In 2006 I wrote about attending a conference where Innovex -- a division of Quintiles, the contract research people -- talked about the role of "Clinical Educators" (CEs) as adjuncts to pharmaceutical sales reps. CEs are essentially specially trained nurses that either work directly with physicians, their staffs, or with patients to do disease management, educate patients and enhance patient compliance with treatment -- all things that physicians should be doing themselves but are either too lazy to do or just not willing to do.


The use of nurses by Big Pharma in the US may be a new phenom and has attracted media attention. Another potential problem is the conflict between non-promotional and promotional aspects of CE programs. Innovex admits that CEs are "dedicated" to the sponsor's product (Business Week says "Admittedly, the nurses talk up their employers' products, both to the patients and to medical personnel in doctors' offices."). Where is the line drawn?

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Pharma Industry Capitalizes on “Most Trusted” Status of Nurses to Influence Prescribing

Pharma Industry Capitalizes on “Most Trusted” Status of Nurses to Influence Prescribing | Pharmaguy's Insights Into Drug Industry News |

A study by the University of Sydney found Australian nurses attended thousands of industry-sponsored events over four years.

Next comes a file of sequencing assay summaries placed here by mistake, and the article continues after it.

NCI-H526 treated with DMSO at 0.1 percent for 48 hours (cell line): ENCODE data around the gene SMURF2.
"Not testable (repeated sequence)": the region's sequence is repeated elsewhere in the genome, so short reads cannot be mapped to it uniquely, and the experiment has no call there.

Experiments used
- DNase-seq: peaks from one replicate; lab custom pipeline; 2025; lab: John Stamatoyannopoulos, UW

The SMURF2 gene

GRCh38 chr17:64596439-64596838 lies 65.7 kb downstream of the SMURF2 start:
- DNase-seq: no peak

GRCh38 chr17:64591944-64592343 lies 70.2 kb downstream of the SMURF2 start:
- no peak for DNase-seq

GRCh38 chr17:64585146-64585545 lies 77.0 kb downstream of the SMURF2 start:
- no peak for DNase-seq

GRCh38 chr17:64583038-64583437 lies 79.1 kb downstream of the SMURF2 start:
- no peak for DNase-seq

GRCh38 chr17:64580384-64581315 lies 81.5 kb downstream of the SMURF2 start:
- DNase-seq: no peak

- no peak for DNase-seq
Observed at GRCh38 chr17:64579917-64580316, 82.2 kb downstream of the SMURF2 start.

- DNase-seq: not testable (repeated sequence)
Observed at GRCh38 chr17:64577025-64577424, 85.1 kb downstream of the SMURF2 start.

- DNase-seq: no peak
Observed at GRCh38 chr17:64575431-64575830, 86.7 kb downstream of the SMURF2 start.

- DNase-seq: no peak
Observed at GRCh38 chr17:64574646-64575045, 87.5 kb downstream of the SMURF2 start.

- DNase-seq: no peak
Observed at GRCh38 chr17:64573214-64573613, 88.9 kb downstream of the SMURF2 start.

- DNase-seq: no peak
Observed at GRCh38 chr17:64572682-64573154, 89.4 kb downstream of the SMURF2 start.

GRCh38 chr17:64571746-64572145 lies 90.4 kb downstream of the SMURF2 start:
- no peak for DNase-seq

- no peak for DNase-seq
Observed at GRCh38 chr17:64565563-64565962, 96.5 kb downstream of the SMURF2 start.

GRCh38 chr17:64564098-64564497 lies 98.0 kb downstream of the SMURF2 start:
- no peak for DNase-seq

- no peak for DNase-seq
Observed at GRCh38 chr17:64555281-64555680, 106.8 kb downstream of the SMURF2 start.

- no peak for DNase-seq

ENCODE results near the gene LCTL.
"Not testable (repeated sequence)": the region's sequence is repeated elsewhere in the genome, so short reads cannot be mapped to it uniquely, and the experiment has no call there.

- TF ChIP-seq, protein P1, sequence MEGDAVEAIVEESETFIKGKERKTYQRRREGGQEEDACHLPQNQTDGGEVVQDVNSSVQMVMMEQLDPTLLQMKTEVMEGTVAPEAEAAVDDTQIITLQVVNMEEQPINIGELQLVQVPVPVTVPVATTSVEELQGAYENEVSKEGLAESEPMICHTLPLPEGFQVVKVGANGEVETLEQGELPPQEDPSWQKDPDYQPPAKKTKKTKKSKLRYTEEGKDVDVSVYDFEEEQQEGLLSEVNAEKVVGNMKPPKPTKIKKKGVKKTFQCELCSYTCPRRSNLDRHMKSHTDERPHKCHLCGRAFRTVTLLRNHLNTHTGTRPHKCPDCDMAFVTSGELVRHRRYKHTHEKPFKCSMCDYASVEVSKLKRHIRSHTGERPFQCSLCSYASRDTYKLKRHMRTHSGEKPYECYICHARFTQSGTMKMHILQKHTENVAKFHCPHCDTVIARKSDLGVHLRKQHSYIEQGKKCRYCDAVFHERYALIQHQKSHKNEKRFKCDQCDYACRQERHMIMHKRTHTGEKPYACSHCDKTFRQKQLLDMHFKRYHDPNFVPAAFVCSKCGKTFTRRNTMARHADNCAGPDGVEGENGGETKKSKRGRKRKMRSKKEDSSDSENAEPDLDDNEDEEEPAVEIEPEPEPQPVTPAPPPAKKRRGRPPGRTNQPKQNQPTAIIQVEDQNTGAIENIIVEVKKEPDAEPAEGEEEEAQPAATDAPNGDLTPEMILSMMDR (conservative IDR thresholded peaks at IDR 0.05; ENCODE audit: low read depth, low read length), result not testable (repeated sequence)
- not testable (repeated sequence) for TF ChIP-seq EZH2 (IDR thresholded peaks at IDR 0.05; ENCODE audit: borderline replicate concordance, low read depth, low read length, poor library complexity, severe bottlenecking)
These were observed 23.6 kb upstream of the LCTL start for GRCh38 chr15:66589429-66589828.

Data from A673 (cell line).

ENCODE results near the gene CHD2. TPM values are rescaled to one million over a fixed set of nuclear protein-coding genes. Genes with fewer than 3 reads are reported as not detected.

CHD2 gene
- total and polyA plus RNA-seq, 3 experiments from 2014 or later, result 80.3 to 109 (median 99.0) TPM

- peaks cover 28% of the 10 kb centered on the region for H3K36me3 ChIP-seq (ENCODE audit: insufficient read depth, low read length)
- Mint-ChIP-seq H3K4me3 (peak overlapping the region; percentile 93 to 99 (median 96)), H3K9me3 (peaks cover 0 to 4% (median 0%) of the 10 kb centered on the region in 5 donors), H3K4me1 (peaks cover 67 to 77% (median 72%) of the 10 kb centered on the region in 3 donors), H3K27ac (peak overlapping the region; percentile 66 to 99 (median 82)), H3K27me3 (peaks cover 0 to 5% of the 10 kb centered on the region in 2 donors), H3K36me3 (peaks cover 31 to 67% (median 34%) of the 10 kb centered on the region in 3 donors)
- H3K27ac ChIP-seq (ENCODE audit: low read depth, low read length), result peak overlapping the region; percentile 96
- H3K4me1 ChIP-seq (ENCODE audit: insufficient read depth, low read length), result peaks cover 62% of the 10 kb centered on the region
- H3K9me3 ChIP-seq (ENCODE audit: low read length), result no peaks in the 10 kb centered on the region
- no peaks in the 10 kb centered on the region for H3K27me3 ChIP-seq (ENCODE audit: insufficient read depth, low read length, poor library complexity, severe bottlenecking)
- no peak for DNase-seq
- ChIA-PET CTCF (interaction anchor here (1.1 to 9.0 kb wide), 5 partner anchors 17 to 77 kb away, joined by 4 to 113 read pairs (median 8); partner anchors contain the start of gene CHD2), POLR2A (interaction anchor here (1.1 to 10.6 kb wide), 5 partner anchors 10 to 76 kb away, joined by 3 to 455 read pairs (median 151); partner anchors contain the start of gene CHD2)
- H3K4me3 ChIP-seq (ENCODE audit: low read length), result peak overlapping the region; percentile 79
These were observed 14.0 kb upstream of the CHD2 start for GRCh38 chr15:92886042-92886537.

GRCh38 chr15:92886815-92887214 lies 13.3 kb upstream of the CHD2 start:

Researchers analysed reports from trade association Medicines Australia on sponsored events for health professionals and found nurses attended more than 46,000 in the four years up to September 2015.


The study, which was published as a research letter in the journal JAMA Internal Medicine, suggested much more attention had been given to payments from pharmaceutical and medical device companies to doctors to date.


“Although a small proportion of nurse attendees had prescribing authority, non-prescribing nurses may have been routinely included in pharmaceutical industry-sponsored events, which perhaps reflects their role in medication compliance, the management of chronic disease, and hospital purchasing,” said the letter.


Commenting on the study, Elissa Ladd, associate professor in nursing, and Alex Hoyt, assistant professor in nursing, both from the MGH Institute of Health Professions in Boston, said the findings had “important global lessons”.


“The frequent presence of nurses at pharmaceutical company-sponsored educational events indicates they are valued by industry in a way that has heretofore gone unnoticed,” they wrote in a linked commentary in the journal.


The two US nurse academics suggested that pharmaceutical companies would not continue to invest in nurses in this way unless there was a good return.


“Financial allocation for promotion to nurses most certainly provides a very positive return on investment for the pharmaceutical industry; they would not continue to invest in these activities unless they resulted in favourable financial outcomes,” they said.


The industry may see nurses as “very influential” in purchasing or when it came to more informal guidance for patients on treating for chronic conditions.


“In addition, nurses without prescribing authority may influence prescribing patterns by steering prescriptions toward the brand-name drug brought by pharmaceutical representatives or suggesting that patients start with samples,” they wrote.


Drug companies may well be seeking to capitalise on the fact nursing was the “most trusted” profession, as suggested in a recent Gallup poll, they added.